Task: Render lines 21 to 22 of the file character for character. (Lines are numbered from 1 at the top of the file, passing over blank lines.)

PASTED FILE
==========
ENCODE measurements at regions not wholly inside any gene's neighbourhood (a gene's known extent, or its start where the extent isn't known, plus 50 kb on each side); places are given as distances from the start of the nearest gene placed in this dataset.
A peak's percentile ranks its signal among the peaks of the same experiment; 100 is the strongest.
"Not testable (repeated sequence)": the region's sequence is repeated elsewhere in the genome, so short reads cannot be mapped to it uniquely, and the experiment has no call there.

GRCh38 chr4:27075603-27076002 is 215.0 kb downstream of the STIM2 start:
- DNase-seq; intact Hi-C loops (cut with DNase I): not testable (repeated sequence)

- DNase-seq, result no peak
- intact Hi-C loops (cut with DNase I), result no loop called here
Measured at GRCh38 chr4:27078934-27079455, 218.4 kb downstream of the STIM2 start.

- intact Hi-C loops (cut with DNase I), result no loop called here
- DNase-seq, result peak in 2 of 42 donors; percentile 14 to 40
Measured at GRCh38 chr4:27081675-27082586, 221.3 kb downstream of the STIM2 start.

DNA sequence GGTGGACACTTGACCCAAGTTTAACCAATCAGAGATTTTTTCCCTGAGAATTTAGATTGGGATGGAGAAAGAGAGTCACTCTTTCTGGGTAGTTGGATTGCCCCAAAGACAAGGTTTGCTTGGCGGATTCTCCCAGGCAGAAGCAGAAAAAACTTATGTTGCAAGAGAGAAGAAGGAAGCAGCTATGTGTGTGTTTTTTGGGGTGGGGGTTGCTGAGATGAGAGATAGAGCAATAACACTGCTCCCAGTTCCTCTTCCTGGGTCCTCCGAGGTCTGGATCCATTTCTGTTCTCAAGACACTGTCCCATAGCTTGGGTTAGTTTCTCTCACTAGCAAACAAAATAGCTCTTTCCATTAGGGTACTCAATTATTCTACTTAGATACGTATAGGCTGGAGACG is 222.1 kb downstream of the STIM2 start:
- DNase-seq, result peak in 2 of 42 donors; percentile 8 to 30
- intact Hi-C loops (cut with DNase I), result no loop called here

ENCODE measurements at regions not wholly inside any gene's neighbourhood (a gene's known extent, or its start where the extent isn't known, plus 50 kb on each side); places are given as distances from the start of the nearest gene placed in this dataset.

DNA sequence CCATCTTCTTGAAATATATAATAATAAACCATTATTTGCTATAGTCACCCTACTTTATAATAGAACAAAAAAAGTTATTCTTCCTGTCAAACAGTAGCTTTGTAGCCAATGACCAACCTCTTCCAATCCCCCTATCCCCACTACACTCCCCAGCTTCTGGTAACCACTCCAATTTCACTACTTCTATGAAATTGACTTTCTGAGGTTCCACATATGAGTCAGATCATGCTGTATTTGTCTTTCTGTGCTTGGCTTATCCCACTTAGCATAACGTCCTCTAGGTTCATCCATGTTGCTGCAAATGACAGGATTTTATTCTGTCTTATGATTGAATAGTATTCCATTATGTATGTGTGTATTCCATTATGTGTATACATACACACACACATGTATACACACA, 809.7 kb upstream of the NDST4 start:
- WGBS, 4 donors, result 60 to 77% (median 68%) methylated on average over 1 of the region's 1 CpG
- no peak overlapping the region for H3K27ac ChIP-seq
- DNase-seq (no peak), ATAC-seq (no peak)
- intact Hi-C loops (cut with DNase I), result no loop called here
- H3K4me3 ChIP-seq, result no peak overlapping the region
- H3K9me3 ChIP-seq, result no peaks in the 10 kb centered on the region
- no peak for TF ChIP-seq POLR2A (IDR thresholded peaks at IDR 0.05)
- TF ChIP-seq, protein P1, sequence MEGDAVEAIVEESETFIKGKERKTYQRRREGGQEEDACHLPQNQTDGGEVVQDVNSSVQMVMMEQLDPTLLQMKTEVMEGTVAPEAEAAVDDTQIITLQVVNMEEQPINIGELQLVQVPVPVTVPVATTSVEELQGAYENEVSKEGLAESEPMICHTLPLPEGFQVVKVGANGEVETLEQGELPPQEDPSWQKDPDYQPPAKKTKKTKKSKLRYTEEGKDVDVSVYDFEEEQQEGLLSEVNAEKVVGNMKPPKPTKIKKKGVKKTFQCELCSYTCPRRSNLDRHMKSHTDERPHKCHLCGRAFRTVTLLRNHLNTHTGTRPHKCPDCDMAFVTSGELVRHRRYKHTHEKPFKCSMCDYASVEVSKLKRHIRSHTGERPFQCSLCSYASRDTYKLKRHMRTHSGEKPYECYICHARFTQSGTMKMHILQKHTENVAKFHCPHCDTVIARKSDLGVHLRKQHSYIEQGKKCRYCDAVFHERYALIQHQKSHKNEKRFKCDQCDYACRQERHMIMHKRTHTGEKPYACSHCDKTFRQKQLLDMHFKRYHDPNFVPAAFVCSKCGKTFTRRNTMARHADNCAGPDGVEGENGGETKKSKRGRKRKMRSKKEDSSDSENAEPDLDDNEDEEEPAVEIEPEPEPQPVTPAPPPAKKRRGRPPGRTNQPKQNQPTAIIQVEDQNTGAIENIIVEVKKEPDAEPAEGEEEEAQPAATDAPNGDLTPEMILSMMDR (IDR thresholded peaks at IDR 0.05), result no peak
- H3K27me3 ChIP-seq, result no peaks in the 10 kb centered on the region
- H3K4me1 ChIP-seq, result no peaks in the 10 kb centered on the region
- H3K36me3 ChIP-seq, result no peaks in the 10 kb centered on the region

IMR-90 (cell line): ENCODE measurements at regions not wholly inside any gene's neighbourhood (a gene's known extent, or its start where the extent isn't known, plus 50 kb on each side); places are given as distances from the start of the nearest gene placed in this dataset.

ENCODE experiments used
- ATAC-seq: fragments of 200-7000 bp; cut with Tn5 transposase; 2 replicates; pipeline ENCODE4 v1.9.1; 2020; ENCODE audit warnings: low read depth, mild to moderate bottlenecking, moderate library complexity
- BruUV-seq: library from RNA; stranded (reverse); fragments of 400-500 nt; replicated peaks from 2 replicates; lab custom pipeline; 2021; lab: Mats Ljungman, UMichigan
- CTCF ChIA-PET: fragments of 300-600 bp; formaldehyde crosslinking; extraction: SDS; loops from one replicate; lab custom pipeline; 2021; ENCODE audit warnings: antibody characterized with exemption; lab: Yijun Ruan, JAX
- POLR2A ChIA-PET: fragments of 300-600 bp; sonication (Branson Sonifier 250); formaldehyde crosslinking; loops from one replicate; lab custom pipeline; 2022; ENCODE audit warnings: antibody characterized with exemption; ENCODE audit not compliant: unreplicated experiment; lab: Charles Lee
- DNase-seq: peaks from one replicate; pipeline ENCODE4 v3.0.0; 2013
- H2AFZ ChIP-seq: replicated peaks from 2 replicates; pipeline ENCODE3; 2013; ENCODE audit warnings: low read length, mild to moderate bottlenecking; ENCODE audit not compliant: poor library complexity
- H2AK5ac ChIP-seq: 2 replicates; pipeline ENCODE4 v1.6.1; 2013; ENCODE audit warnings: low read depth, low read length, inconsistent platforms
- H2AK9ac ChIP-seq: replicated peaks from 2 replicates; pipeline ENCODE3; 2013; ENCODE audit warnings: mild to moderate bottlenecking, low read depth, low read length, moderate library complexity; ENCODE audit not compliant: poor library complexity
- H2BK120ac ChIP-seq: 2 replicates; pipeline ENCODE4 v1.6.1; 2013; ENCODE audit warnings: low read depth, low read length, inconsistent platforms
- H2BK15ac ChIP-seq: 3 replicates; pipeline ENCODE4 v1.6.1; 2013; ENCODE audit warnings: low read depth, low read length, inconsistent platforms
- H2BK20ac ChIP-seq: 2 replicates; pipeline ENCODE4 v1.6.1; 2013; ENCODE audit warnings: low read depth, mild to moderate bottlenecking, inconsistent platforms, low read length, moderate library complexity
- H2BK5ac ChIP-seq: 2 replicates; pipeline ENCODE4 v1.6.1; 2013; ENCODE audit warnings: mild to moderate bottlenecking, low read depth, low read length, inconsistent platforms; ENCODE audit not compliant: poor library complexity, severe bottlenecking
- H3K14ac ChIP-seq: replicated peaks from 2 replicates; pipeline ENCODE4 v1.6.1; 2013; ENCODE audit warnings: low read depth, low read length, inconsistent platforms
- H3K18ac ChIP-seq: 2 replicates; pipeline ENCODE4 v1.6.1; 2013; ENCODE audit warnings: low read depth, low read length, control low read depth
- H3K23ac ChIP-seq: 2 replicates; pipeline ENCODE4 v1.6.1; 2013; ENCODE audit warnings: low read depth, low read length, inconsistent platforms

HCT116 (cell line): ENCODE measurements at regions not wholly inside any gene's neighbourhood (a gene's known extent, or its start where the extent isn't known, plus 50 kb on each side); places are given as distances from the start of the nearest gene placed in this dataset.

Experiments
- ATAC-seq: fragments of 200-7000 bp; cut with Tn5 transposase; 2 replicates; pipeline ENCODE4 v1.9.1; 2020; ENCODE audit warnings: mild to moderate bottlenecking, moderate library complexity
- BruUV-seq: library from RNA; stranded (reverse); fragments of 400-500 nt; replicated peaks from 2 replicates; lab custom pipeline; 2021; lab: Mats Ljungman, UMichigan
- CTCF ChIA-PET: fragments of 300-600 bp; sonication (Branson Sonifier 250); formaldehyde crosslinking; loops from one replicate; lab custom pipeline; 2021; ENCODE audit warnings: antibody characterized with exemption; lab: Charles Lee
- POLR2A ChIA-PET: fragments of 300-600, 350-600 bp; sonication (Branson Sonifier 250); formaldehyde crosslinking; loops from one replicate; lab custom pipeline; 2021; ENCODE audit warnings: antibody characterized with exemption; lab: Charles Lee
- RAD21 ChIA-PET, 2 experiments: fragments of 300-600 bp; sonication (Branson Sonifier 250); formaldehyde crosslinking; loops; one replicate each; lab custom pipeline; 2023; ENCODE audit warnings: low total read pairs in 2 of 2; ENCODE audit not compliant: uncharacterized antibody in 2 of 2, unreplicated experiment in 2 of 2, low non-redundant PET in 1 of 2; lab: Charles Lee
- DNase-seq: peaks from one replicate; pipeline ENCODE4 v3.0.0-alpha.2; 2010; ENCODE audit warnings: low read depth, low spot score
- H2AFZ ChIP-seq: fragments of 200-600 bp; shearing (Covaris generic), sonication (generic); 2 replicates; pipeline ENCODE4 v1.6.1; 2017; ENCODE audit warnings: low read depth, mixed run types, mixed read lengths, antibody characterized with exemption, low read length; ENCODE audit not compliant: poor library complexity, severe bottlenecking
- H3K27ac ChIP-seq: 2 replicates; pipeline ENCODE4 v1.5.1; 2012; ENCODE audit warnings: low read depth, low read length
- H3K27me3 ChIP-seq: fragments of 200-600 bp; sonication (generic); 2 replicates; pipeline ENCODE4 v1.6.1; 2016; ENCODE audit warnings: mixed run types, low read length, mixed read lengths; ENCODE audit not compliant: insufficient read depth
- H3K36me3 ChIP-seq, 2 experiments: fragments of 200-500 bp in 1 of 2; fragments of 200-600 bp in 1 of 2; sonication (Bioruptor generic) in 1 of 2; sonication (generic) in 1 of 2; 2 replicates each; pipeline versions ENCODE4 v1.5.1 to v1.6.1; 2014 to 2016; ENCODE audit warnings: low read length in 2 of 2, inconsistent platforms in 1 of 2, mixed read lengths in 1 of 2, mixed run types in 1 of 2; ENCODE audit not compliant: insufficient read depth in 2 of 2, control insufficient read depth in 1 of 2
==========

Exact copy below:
- H3K4me3 ChIP-seq, result no peak overlapping the region
- H3K9me3 ChIP-seq, result no peaks in the 10 kb centered on the region